FYSM 1310G Psychology of Success, Profs. Matt Sorley and Anne Bowker
Our first-year seminar (FYSM) was focused on the psychology of success and the steps that can be taken to enhance performance at university and beyond. This included a Success Speaker series, which introduced students to various members of the community and their views on reaching our potential. Here are their stories and recurrent themes.
Meet Our Success Speakers (Fall 2019)
Kellylee Evans is an award-winning singer/songwriter who performs internationally. Originally from Toronto, Kellylee completed BAs in both Law and Legal studies and English, because her parents did not believe that a career as a musician was worth pursuing. After achieving a great deal of international success as a musician, Kellylee sustained two significant head injuries over a period of three years, and has had to redefine her definition of success to include both making herself and others happy, but also incorporating work/life balance into her daily routine.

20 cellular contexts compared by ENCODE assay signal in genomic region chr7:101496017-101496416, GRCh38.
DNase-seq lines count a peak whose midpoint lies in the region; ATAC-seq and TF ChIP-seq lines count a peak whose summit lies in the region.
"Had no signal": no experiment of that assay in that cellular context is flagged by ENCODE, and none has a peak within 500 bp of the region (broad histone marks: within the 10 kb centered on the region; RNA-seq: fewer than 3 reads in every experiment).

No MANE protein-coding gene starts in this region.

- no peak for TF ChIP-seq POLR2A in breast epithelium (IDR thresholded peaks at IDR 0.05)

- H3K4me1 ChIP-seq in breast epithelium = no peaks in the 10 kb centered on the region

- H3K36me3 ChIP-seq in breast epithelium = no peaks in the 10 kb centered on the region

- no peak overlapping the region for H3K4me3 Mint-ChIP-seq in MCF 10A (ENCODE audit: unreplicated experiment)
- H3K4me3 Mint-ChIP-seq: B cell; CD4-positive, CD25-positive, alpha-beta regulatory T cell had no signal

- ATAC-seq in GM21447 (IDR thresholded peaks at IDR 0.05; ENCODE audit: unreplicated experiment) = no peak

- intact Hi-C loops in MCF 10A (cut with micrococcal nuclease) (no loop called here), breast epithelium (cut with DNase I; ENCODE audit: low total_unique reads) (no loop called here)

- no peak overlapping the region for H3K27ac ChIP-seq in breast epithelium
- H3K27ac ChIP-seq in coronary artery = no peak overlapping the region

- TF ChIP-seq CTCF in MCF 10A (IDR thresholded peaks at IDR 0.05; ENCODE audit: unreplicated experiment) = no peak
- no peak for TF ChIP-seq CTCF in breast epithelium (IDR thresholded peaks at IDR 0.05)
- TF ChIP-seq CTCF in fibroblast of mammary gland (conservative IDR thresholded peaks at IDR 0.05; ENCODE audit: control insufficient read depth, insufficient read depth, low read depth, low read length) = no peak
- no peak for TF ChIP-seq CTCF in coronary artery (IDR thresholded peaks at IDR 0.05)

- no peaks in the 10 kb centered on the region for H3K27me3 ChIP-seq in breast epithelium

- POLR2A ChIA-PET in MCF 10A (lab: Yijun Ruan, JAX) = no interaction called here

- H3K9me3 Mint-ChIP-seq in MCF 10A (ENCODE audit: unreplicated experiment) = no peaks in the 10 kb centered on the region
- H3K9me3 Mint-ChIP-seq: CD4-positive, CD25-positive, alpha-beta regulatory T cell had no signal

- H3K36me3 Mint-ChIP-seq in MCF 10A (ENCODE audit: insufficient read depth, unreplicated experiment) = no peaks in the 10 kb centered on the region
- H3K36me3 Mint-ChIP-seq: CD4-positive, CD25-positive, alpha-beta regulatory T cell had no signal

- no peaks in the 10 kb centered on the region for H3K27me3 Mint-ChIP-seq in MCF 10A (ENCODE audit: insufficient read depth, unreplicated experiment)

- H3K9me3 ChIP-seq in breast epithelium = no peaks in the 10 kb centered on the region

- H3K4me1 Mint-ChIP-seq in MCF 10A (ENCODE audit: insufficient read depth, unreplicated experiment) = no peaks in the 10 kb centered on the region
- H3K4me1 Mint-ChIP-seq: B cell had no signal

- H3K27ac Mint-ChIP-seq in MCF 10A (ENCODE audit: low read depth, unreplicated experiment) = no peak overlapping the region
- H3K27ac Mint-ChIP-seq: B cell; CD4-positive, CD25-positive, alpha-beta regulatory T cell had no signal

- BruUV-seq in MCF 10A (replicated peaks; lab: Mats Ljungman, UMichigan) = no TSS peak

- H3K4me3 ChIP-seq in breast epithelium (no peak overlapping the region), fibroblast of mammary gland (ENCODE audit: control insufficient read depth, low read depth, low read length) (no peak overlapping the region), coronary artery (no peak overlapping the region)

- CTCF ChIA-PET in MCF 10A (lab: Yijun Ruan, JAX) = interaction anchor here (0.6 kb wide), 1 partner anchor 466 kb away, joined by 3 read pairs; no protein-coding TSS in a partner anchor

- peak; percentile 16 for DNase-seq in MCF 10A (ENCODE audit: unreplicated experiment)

Dr. Rouba Fattal has a Ph.D. in Political Science from Leuven University in Belgium and teaches sessionally at Carleton in the Norman Paterson School of International Affairs. Originally from Syria, Rouba grew up in Saudi Arabia and did not have a clear vision of her future at 18. After completing a degree in Microbiology to please her parents, Rouba followed her passion and studied Political Science. Currently, Rouba works full time for the federal government and is the founder and chairperson of the Kanata Small Business Network. In 2019, she was voted one of the top 25 Canadian immigrants by RBC.
Dr. Benoit-Antoine Bacon is the President of Carleton University and a professor, in the Department of Psychology. Benoit grew up in Montreal in an abusive household and spent a significant part of his life using drugs and alcohol to cope. Over the past 10 years, Benoit has worked on overcoming his addictions and making self-determined decisions about his life. According to Benoit, healing is always possible, and a journey of healing can take a lifetime.
Dr. Cecilia Jorgenson recently received her Ph.D. in Developmental Psychology at Carleton and is currently an instructor in the Department of Psychology. Cecilia grew up in a poor neighbourhood of New York and is the only member of her family to have a high school degree. She credits her achievements to having an extremely supportive partner and children. Cecilia speaks very positively about her career in the US Navy.